Poly Philly: People all over the city are practicing ethical non-monogamy. What's that like?
There's a lot to take in and explore when it comes to being polyamorous. But what does that mean, and what's it like to actually do it?
This story is first in an occasional series on modern relationships in Philly we're calling Otherly Love.
From the front of the buzzing-with-energy events room of the airport Embassy Suites hotel, Robyn Trask instructs everyone to rise from their chairs and turn to their right.
It’s late February, freezing outside, and Trask, executive director of the Loving More nonprofit, tells the 200-plus polyamorous (or poly-interested, or poly-ally) people to get cozy.
Take the shoulders of the person in front of you, Trask instructs. The woman who is now behind me, Tori Sidenstricker, tells me I’ve got to play along, too. Prompted by Trask, she starts to massage me. Sidenstricker is simultaneously having her shoulders rubbed from behind by John Michael Neal, then one of her two male partners.
“Now say, ‘I appreciate you,’” Trask says. I’m at the end of my row; I have no shoulders to rub. I feel a degree of relief, and also very much like the outsider I am.
“I appreciate you,” the assembly echoes twice more. Once re-seated, three women sitting in front of me blissfully exchange kisses.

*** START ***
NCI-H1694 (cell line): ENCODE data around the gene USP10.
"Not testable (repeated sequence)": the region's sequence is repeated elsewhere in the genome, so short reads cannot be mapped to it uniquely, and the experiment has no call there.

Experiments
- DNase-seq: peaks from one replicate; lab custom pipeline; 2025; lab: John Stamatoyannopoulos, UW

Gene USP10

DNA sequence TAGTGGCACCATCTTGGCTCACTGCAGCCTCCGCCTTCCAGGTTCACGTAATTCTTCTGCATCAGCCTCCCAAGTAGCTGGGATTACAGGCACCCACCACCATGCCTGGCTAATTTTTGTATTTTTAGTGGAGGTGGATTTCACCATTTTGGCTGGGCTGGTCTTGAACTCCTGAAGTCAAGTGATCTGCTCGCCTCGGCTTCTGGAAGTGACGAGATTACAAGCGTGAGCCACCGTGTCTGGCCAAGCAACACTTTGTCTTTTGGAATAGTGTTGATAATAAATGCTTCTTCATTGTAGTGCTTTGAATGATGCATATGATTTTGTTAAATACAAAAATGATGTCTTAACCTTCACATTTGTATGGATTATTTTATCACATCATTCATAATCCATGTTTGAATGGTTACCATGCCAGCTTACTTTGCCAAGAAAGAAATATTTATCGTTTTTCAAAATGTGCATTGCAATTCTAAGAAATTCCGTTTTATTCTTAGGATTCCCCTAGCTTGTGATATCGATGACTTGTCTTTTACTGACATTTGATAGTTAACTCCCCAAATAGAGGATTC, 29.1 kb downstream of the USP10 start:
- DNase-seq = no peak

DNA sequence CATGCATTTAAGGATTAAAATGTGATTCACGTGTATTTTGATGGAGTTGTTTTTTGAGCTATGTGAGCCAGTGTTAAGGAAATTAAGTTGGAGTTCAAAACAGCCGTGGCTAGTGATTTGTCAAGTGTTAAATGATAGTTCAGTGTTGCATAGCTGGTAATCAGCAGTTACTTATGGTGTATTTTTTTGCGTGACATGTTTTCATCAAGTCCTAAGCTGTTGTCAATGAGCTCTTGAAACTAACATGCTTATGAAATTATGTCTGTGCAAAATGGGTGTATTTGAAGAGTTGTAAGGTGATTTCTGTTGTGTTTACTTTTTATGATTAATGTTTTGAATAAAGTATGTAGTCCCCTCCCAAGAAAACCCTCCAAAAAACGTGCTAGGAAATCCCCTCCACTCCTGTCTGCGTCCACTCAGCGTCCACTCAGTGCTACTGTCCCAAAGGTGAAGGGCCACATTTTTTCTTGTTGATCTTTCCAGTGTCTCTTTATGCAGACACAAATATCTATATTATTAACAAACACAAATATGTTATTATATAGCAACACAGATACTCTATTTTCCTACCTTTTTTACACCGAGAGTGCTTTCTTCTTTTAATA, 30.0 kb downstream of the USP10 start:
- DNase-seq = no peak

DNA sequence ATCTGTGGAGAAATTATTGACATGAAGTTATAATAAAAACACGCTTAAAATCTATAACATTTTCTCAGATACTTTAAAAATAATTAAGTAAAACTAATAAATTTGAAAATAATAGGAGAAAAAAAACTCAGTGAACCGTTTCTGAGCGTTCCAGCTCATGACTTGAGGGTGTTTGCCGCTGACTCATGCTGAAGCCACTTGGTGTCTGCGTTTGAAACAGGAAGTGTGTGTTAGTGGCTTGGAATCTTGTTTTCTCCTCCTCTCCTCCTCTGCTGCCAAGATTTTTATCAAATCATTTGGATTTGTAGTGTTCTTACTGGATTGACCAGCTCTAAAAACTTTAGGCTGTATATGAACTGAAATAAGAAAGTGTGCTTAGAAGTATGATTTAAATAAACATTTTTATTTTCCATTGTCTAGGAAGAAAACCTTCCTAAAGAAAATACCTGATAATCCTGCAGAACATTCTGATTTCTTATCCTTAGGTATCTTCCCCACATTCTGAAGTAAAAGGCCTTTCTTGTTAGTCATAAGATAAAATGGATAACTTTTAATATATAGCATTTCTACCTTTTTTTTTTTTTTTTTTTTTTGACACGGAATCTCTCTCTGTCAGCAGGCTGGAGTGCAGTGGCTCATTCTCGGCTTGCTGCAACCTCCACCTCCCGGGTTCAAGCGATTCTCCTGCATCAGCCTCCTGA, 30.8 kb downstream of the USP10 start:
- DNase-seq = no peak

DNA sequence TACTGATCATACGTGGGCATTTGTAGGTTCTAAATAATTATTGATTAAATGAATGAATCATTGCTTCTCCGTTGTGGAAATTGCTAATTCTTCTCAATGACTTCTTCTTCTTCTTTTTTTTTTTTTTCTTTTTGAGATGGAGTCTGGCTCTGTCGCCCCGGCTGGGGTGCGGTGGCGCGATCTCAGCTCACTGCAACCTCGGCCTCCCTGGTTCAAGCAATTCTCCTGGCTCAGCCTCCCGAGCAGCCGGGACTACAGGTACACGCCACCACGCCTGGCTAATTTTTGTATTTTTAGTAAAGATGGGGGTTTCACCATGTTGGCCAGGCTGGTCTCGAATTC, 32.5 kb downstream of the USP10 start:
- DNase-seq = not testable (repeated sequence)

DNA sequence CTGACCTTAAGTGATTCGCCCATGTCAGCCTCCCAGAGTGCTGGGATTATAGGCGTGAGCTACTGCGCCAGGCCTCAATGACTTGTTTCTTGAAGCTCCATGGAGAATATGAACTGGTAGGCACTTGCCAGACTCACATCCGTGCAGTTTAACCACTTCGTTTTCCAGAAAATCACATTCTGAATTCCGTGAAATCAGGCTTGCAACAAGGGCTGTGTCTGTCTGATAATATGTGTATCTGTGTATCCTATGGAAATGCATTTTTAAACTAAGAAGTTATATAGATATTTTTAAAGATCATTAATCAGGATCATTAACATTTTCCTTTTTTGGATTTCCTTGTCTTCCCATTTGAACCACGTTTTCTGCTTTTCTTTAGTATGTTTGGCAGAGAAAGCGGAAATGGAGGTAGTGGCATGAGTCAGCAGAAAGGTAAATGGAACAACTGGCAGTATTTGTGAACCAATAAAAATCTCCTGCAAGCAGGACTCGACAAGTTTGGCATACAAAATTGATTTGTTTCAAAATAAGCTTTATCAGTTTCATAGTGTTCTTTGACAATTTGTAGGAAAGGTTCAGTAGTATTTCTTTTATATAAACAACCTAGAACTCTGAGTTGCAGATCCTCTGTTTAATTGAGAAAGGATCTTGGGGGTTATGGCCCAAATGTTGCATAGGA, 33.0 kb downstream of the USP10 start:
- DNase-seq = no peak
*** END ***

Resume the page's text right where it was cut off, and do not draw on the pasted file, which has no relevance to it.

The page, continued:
Soon, renowned polyamory writer, activist and educator Franklin Veaux will deliver the keynote address while wearing bunny ears.
“For those of us who can tell our stories, we are normalizing this,” Veaux says. “We are not monsters for doing this.”
Veaux implores, “We have to keep telling our stories.”
A few minutes prior, the group had been instructed to keep the PDA to a respectful minimum — no making out on the hotel lobby’s couches; please be fully clothed in the lobby — and some will soon change into fancier dress for the “Bohemian Nights”-themed Polyamory Dance Party. When I popped into the dance later on, the first song playing was “Livin’ La Vida Loca.” One guy had on shimmery harem pants.
So began the 10th annual Poly Living 2015 Philadelphia conference.
This year's conference, which Loving More hosts, kicked off at 3:30 p.m. with an "orientation circle" for newcomers. When I identified myself as a City Paper reporter, the response seemed positive — a few people in the circle smiled and nodded; the woman next to me immediately offered her hand to shake and said, "I'd love to talk to you."
The crowd was diverse: plenty of long, gray ponytails, stereotypical aging-hippie looks, socks with sandals; but also younger faces — gauged ears, tattoos — and a smattering of mom pantsuits and conservative wear. Every conceivable body type, style of dress and degree of attention to hair, makeup and hygiene was represented.
Thirty or so people went around the orientation circle saying things like: